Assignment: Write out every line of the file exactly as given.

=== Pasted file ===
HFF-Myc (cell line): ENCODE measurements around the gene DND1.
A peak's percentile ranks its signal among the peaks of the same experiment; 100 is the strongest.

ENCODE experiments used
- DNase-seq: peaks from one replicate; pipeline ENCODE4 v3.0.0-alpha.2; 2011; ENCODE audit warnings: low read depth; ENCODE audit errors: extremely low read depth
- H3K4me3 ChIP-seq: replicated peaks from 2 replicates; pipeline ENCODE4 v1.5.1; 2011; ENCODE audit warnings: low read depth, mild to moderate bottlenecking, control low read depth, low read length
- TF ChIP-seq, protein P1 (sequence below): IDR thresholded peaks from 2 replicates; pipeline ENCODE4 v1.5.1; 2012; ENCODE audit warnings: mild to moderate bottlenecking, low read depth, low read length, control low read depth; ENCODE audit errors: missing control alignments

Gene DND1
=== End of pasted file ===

HFF-Myc (cell line): ENCODE measurements around the gene DND1.
A peak's percentile ranks its signal among the peaks of the same experiment; 100 is the strongest.

ENCODE experiments used
- DNase-seq: peaks from one replicate; pipeline ENCODE4 v3.0.0-alpha.2; 2011; ENCODE audit warnings: low read depth; ENCODE audit errors: extremely low read depth
- H3K4me3 ChIP-seq: replicated peaks from 2 replicates; pipeline ENCODE4 v1.5.1; 2011; ENCODE audit warnings: low read depth, mild to moderate bottlenecking, control low read depth, low read length
- TF ChIP-seq, protein P1 (sequence below): IDR thresholded peaks from 2 replicates; pipeline ENCODE4 v1.5.1; 2012; ENCODE audit warnings: mild to moderate bottlenecking, low read depth, low read length, control low read depth; ENCODE audit errors: missing control alignments

Gene DND1